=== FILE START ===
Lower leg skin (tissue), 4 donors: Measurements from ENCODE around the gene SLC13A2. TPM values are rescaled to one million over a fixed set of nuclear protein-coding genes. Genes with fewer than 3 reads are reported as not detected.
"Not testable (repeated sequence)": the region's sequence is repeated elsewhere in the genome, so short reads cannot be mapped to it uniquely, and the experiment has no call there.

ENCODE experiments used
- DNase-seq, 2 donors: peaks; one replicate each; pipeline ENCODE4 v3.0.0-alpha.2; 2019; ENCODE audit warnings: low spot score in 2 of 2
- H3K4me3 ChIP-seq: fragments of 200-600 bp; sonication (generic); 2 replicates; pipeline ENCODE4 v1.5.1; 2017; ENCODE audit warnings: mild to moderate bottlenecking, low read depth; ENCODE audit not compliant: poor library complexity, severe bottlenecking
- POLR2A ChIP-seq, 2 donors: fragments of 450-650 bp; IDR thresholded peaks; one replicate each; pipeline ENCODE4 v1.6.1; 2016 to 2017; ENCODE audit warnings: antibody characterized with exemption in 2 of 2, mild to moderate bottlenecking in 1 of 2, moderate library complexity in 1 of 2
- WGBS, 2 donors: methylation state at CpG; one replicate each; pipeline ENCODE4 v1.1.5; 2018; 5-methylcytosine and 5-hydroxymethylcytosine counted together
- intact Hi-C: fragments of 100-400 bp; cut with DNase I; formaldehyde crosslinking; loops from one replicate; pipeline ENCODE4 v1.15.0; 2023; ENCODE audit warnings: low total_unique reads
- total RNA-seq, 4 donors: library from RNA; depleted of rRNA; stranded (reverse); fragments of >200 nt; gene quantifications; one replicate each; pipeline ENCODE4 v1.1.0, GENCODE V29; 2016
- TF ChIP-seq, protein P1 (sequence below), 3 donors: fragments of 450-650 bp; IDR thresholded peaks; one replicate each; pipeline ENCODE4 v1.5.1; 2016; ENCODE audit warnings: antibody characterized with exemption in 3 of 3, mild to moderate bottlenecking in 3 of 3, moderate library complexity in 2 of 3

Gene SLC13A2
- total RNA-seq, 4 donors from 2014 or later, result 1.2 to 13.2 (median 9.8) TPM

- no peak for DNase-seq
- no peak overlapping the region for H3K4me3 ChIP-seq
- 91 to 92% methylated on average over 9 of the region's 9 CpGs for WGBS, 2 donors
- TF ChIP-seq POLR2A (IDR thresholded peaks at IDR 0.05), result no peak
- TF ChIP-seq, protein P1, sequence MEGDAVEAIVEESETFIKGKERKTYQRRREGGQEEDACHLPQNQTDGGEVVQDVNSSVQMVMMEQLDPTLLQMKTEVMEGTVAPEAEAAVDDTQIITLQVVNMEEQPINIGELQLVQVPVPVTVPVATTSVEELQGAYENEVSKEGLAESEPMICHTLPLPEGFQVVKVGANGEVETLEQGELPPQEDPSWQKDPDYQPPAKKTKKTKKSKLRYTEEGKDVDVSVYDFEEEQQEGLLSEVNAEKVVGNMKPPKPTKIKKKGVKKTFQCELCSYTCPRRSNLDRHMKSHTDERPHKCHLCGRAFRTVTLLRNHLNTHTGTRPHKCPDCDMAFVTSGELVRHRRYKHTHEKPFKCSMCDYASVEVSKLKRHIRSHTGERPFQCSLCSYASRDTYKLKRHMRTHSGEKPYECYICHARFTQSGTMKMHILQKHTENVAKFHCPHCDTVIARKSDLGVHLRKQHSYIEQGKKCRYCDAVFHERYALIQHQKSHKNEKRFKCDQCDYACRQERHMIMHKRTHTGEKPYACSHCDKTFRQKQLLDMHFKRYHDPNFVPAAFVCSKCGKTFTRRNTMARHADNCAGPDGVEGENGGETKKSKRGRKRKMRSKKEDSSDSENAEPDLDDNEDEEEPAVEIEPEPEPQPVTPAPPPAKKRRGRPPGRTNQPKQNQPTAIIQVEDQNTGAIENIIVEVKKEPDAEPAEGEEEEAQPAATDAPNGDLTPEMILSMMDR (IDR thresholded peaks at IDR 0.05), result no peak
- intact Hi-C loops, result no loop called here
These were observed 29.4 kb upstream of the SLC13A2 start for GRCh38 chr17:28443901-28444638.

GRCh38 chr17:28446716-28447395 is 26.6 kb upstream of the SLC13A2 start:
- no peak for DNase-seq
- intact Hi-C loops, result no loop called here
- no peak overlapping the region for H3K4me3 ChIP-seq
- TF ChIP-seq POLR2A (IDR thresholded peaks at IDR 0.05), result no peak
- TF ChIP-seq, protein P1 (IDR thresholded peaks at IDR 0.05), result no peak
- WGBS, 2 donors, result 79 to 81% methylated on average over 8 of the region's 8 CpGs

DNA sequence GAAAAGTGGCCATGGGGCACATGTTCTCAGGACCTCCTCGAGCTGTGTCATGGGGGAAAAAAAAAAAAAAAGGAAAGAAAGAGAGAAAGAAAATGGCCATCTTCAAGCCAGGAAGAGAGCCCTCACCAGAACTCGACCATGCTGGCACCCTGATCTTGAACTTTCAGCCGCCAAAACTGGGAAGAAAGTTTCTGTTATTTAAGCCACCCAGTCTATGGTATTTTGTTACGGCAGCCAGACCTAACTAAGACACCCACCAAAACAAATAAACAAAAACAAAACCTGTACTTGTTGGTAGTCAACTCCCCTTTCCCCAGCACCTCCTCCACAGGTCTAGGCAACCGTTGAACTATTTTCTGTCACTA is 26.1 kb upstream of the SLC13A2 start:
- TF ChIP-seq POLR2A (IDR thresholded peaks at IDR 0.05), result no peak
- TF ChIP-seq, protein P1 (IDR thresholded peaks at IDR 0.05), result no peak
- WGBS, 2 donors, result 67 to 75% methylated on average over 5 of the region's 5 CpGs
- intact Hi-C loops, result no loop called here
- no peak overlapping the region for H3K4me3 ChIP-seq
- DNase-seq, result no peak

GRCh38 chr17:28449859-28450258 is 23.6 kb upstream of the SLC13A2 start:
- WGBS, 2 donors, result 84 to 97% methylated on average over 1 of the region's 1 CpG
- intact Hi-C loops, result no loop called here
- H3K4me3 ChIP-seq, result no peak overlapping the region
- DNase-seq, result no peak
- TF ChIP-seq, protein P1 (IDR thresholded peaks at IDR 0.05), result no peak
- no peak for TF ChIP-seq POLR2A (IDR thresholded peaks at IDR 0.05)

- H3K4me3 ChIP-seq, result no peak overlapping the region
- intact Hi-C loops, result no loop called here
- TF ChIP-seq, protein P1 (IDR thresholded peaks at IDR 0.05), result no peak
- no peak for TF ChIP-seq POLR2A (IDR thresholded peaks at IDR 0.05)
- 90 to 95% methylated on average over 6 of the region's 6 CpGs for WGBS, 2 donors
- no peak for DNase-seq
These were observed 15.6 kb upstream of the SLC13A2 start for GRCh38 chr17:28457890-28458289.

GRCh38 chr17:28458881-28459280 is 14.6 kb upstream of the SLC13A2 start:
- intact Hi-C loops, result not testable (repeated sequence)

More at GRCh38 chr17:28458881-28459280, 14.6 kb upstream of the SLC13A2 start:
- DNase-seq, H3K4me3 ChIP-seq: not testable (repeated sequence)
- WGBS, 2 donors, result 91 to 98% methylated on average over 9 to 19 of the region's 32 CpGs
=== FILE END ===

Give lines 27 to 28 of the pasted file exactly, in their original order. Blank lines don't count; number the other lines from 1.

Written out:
DNA sequence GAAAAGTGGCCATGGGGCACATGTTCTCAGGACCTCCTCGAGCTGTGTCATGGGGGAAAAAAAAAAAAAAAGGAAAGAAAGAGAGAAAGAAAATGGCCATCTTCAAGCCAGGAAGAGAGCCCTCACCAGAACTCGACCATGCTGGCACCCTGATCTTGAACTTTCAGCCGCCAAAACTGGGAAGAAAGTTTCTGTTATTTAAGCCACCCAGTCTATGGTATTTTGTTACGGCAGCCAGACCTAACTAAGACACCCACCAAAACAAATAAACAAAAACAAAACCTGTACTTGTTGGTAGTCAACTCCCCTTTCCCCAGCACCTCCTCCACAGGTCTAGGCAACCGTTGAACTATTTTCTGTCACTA is 26.1 kb upstream of the SLC13A2 start:
- TF ChIP-seq POLR2A (IDR thresholded peaks at IDR 0.05), result no peak